Civil society in cash crunch at Earth summit
Country: SOUTH AFRICA
Author: Manoah Esipisu
The so-called Global Forum is expected to bring to South Africa 40,000 activists, environmentalists, labour, youth and women's delegates for the WSSD from August 26 to September 4.
A follow-up to the Rio Earth Summit of 1992, the WSSD aims to map out a concrete set of action plans to reduce global poverty and the North/South income gap in a sustainable way without inflicting irreparable damage to the environment.
Desmond Lesejane, deputy CEO of the Civil Society Secretariat, acknowledged serious cash setbacks but said the forum would not be cancelled.
"It is a fact that we have not received the type of funds we required," Lesejane said.
He said that confusion over who was organising the civil society event - his group or the Johannesburg World Summit Company (JOWSCO) - had undermined fundraising.
JOWSCO is responsible for organising the inter-governmental or "official" meetings which will be attended by around 100 heads of state and 5,000 government delegations. JOWSCO says it expects a total of 65,000 delegates in all.
Lesejane said civil society groups now required 200 million rand ($19.8 million) to host the event, up from an initial estimated budget of 100-120 million rand. To date, they have received only 35 million rand.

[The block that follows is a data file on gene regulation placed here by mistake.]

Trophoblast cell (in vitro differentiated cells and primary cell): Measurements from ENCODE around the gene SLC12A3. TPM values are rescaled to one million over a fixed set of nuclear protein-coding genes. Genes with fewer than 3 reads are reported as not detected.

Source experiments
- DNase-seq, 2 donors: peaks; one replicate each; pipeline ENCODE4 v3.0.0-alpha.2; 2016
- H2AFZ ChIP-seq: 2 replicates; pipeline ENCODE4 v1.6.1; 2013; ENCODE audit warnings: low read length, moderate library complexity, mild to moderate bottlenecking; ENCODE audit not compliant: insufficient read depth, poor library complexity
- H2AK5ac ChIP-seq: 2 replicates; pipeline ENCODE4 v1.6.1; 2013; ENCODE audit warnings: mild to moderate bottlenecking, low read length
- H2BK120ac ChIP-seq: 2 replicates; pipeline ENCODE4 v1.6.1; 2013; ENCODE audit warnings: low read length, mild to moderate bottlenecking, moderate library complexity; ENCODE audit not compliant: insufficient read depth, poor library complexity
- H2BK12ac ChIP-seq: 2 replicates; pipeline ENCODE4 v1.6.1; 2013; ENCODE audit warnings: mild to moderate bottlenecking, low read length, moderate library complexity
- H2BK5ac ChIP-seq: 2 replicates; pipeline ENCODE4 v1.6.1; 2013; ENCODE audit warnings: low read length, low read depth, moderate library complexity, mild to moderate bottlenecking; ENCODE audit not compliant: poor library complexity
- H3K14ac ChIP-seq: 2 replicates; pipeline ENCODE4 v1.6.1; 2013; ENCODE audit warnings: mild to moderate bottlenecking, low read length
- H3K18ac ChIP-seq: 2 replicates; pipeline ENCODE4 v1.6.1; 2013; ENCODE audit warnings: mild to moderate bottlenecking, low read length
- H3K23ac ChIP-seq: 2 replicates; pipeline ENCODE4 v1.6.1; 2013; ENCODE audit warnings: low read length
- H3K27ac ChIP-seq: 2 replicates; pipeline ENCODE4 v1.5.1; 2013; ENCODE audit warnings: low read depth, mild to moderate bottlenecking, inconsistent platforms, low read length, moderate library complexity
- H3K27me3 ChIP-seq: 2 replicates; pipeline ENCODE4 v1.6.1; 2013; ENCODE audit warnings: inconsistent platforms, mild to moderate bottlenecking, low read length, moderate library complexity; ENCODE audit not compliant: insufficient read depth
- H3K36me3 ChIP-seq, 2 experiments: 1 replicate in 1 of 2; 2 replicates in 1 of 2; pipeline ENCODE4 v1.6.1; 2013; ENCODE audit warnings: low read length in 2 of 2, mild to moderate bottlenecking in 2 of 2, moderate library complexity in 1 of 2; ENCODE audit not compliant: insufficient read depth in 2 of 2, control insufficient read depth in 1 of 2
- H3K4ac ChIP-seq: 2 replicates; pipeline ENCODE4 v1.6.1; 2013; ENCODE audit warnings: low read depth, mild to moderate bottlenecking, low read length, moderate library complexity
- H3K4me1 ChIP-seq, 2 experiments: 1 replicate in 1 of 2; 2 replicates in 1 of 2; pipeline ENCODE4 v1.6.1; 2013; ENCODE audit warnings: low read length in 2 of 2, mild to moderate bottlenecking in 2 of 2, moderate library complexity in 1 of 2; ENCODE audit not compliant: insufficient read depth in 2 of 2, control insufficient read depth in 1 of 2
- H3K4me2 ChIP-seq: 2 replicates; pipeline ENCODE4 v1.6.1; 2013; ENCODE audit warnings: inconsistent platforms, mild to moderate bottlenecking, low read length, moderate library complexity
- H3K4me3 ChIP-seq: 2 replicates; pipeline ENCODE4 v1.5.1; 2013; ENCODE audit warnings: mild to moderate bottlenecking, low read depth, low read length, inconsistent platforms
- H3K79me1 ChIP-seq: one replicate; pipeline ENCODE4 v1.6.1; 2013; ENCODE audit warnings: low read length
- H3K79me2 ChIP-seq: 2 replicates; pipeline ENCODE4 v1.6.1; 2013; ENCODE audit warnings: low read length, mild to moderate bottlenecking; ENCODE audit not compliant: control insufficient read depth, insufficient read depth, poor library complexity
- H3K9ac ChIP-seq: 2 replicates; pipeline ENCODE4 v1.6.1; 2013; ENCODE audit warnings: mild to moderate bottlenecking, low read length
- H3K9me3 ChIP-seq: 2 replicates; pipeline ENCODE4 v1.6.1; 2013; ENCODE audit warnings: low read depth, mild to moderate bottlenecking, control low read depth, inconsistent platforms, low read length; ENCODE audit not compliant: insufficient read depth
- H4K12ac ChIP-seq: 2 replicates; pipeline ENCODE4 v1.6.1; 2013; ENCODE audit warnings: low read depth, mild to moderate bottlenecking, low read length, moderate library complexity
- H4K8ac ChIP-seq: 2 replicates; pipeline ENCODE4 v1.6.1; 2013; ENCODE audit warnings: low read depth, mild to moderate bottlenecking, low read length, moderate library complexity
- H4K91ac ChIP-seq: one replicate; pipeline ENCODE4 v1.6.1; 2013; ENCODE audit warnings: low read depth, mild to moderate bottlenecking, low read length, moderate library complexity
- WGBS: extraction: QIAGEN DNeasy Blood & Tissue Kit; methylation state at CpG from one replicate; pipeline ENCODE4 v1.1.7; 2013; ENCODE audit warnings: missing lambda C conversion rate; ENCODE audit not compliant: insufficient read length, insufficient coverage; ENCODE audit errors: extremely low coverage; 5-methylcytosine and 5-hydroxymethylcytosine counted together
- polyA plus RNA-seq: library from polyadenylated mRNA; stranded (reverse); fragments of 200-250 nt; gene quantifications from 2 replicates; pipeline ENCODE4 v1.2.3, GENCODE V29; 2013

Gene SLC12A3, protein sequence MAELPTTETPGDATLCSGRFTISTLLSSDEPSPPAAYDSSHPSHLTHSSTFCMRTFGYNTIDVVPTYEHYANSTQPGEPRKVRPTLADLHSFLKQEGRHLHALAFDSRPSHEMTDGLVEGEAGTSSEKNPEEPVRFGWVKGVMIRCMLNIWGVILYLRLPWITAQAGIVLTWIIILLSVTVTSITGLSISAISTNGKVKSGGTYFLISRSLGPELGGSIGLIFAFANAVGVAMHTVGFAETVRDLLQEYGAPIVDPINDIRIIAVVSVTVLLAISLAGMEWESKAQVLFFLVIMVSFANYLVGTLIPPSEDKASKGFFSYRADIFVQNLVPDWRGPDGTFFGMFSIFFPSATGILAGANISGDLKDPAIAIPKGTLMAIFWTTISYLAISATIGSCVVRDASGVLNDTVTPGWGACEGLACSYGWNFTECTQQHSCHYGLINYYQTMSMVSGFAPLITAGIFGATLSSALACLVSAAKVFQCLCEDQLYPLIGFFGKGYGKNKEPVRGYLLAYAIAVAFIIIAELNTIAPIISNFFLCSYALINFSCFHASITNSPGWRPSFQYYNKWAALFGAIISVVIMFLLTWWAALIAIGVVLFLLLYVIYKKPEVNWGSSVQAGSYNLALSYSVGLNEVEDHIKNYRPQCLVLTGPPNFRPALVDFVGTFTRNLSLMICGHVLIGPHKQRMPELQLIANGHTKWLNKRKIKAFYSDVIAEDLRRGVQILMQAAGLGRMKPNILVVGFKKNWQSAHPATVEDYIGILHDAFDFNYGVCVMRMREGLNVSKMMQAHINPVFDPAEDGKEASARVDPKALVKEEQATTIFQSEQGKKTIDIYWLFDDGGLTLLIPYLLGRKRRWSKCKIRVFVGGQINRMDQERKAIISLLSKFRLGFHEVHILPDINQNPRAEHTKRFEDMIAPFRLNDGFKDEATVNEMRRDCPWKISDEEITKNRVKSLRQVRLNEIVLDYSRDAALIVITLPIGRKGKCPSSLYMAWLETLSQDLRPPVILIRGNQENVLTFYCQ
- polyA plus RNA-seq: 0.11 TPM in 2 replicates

Civil groups held an emergency meeting with Environmental Affairs and Tourism Minister Valli Moosa on Tuesday to press for a cash injection. They only won his pledge to help in fundraising and to clear the confusion with JOWSCO.
Work on the Global Forum venue, just south of Johannesburg, has not yet started. Accommodation is also proving to be a nightmare amid doubts that Johannesburg has hotel space for 65,000 people.
Lesejane said the government had now agreed to fund construction of the Global Forum venue at 20 million rand. Construction work will take 8-10 weeks from June 1 and analysts said it was possible the venue would not be ready in time.
Doubts have emerged on whether the civil society groups or the government will be ready in time for the summit.
"It is certainly looking worrying both for civil society and the (official) summits. It will be a big challenge to be ready in time but within the realms of possible," said Richard Worthington, a leading NGO official in Johannesburg.